In 2019, many logistics and transportation trends center around increasing visibility and higher service levels — for both service providers and their customers.
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Four Trends in Logistics and Transportation for 2019
In 2019, many logistics and transportation trends centered around increasing visibility and higher service levels for both service providers and their customers. Better applications of technology and digitation is the enabler making this possible, but it is customer demand for more from their service providers that is the primary driver of this change.
With pressure on service performance and cost containment greater than ever—and a challenging market place in general— companies will become even more reliant on emerging logistics technologies to keep up. Here are four important trends:
Big data– The demand for information technology in logistics has been growing for several years. Having access to and the ability to use data is something small and medium sized companies are benefitting from through technology, as only large companies could in the past. Tools for making information- Data driven decisions are something more logistics managers have access to. The application of newer technologies, like block chain, has the potential to enhance security and visibility across supply chains. Faster transactions and better transparency are key parts of block chain’s promised benefits for the shipping industry. The signs are that 2019 will be the year for that promise to start coming true.
Capacity Crunch– Unfortunately, the transportation industry will not get any relief from the truck driver shortage in 2019. The continued high demand for freight capacity will only exacerbate the problem. The Bureau of Labor Statistics via NPR states that 55 is the average age of a truck driver in the US, meaning that many will be retiring in the next few years, with few coming up to fill their shoes. While the industry is trying to make trucking jobs more attractive to younger drivers, the hours of service restriction and higher wage rates have made little difference in the number of new drivers who are willing to fill the seats left open by the drivers who have retired. Due to legal and safety concerns, driverless trucks are still several years out, so there is little that will change in 2019 to reduce the shortage.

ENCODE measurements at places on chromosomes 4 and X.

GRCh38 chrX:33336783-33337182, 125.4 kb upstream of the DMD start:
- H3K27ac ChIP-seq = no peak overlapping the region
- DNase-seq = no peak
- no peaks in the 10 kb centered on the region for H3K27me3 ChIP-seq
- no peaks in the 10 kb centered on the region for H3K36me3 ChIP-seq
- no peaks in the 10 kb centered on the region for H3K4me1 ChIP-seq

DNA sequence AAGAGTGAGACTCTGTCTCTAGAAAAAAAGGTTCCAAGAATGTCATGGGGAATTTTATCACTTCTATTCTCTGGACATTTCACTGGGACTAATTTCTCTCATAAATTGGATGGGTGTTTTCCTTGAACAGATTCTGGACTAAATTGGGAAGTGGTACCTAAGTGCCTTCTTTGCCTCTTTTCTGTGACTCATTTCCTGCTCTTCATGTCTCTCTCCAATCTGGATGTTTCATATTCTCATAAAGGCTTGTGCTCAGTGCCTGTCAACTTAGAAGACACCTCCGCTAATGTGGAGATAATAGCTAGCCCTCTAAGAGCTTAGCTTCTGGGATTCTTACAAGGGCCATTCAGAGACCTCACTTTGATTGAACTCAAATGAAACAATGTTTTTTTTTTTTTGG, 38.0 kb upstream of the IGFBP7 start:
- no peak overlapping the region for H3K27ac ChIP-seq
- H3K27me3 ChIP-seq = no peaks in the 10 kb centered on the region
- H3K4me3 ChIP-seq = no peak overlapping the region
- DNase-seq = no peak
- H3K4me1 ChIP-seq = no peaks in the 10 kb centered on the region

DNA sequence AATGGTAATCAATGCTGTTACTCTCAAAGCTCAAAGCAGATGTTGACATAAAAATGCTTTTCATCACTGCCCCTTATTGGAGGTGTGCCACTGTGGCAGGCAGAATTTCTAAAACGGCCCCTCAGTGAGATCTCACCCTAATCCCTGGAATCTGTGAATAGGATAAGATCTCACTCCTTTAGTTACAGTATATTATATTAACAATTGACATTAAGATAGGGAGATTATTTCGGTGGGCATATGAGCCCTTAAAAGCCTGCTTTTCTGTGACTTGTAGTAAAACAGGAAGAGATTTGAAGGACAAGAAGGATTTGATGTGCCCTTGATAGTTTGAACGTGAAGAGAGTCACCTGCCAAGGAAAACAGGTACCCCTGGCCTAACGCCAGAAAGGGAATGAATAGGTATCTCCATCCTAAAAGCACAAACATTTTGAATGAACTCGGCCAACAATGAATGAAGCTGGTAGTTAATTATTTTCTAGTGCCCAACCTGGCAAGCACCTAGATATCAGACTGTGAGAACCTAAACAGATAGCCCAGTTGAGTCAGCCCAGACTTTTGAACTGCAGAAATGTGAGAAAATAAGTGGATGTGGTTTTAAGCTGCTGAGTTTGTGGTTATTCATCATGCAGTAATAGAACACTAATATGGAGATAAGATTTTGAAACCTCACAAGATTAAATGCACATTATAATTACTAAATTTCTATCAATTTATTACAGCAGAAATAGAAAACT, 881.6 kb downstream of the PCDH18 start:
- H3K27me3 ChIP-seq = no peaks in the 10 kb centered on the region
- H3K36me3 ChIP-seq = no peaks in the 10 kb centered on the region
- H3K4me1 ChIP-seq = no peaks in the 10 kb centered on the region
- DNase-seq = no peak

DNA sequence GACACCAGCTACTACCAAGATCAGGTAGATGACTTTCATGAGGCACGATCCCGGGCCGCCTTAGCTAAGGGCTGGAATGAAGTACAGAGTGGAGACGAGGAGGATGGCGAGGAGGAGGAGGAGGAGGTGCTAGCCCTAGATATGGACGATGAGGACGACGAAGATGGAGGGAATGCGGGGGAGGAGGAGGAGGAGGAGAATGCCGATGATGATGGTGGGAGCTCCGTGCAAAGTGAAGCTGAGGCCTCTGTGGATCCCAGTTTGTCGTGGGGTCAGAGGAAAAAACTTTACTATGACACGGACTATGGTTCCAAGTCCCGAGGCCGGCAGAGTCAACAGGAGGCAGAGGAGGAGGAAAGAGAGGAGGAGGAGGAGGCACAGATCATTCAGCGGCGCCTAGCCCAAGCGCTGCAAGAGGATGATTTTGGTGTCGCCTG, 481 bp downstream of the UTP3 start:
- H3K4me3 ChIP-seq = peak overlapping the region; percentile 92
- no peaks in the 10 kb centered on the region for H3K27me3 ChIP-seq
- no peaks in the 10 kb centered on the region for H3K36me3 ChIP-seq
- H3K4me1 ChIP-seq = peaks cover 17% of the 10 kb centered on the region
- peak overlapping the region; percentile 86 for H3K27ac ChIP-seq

Warehouse automation– With a strong economy and an aging workforce, warehouse employees are growing scarce, much like truck drivers. The trend, however, is for the warehouse to become more automated at a faster pace than trucking. The timing is good because the effects of the demands of ecommerce and customer expectations on warehouses is changing quickly as well. Automation is helping the situation—slightly at least. Automation in warehouses is enabling improved accuracy and shorter lead times, making it easier to meet these new demands. In 2019, developments such as autonomous robots and shuttle systems to retrieve and store items will become more prevalent in the warehouse.
On demand trucking services– How shipper customers find and book carriers is changing fast, and the evolution of how shippers and carriers interact will continue in 2019. Technology is making on demand trucking accessible for all shippers, with some carriers offering a scheduling ease that is nearly at the book with one click level. As shippers get used to working with carriers online, it will soon be a requirement for all service providers to allow their customers to transact fully through a web portal or app, from rate search, to tendering, to billing. The service providers who create the best online experience for their shipper customers, while adapting to the broader market trends, will be the long-term winners in the logistics market place.
The rate of growth, and change in the transportation industry is a result of consumer demand, driven primarily by desire for more immediate and better customer experience. It’s technology that will enable logistics service providers to match these climbing expectations.
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